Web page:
Recently the Centers for Disease Control and Prevention released a Morbidity and Mortality Weekly Report (MMWR) of survey data obtained from a large sample (n=5,412) of American adults conducted in June of 2020. The goal of this survey was to investigate the possible impact of COVID-19 on the mental health of this sample.

Since the start of the global pandemic, there has been much speculation in the suicide prevention community and among politicians about the prospect of the impact of COVID-19 on mental health in general and suicide in particular. We will not know anything for sure about the 2020 rate for a couple of years as there is a lag in obtaining mortality data from the National Center for Health Statistics. However, this recent CDC survey is cause for some concern.

One does not need to be an expert suicidologist to have sensible speculations about the possible impact of the worldwide pandemic on mental health. We know across sociological theory, economics research, and general suicide risk factor research that there are many things that could play into the potential impact of COVID-19 on suicidal ideation and rates of completions. Indeed, Durkheim’s notion of social integration would suggest that physical distancing will breed suicidal risk as he believed that our connectedness to each other—or lack thereof—plays a key role in suicidal behavior. There are extensive correlational data about the potential impact of unemployment and economic crises on suicide. Finally, from a suicide risk factor approach, potential increases in anxiety (e.g., fear of getting COVID-19) increases alcohol and drug use, and increases in depression from loss of work or through social isolation could feasibly play into a potential increase of suicidal thoughts and behaviors.

For my part, I was in the camp of those who thought there would actually be an initial resilience response, perhaps even a suppression of death by suicide. Back in February, March, and April there was to varying degrees (and some notable exceptions) some sense of shared commitment to following the recommendations of public health officials to maintain physical distance, wear masks, wash our hands, and not touch our faces. And while reliance on these practices around the world have shown a generally positive impact on flattening the curve, the U.S. has struggled (to say the least). We quickly reached our saturation point of living by the public health rules, and these simple scientifically-based recommendations became politicized – and, well, we have frankly struggled with our inability to flatten the curve of infection and the scourge of 180,000 deaths (at the time of this writing).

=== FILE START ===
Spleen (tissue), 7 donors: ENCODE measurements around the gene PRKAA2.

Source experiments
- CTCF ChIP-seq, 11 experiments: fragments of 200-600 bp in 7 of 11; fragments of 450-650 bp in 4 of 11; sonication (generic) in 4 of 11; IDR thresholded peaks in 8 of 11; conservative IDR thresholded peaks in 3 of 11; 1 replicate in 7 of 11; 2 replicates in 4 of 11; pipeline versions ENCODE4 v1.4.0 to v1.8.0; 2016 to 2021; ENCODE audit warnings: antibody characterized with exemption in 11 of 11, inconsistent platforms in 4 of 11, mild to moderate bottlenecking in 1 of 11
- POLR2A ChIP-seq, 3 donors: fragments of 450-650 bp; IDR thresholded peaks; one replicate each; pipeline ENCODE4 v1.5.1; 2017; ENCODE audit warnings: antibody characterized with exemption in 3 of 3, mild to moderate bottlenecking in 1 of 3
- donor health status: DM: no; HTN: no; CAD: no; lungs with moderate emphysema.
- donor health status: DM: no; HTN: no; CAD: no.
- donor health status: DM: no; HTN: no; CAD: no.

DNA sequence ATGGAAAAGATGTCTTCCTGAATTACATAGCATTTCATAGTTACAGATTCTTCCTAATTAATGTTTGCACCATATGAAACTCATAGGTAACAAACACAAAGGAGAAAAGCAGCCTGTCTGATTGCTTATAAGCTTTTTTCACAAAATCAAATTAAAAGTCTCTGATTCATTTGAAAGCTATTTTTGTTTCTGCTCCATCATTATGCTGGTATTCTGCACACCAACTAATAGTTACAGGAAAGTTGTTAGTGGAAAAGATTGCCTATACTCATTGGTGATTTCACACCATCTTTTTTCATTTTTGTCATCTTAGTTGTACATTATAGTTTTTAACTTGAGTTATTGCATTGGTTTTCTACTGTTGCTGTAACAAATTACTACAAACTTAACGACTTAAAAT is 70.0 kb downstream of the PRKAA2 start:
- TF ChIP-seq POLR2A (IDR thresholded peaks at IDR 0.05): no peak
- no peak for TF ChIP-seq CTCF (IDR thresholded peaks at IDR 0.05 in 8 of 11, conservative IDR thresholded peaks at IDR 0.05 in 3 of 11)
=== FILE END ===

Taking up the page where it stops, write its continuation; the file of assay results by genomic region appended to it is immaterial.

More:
Without question, suicide as a cause of death will be bumped from the 10th leading cause of death as COVID-19 is quickly closing in on heart disease as our #1 killer (200,000+ deaths in 2018). But being bumped to the 11th leading cause of death because of COVID-19 is nothing we ever could have imagined back at the start of this year.

So, the question is:  will we have a double tragedy? Will we have a massive death count due to the novel Coronavirus PLUS a spike in suicide deaths secondary to the brutal pandemic?

Well, I am sorry to say that the data from the MMWR are worrisome. According to the survey, 40% of the sample reported struggling with their mental health or substance abuse—40%! In comparison to previous control years of survey data obtained at the same time, in June of 2020 we see that symptoms of anxiety and depression have increased 31%. The report notes that trauma/stress-related symptoms are up 26%, and starting or increased use of substances is up 13%. Moreover, 11% of the sample seriously considered suicide in the 30 days that preceded completing the survey.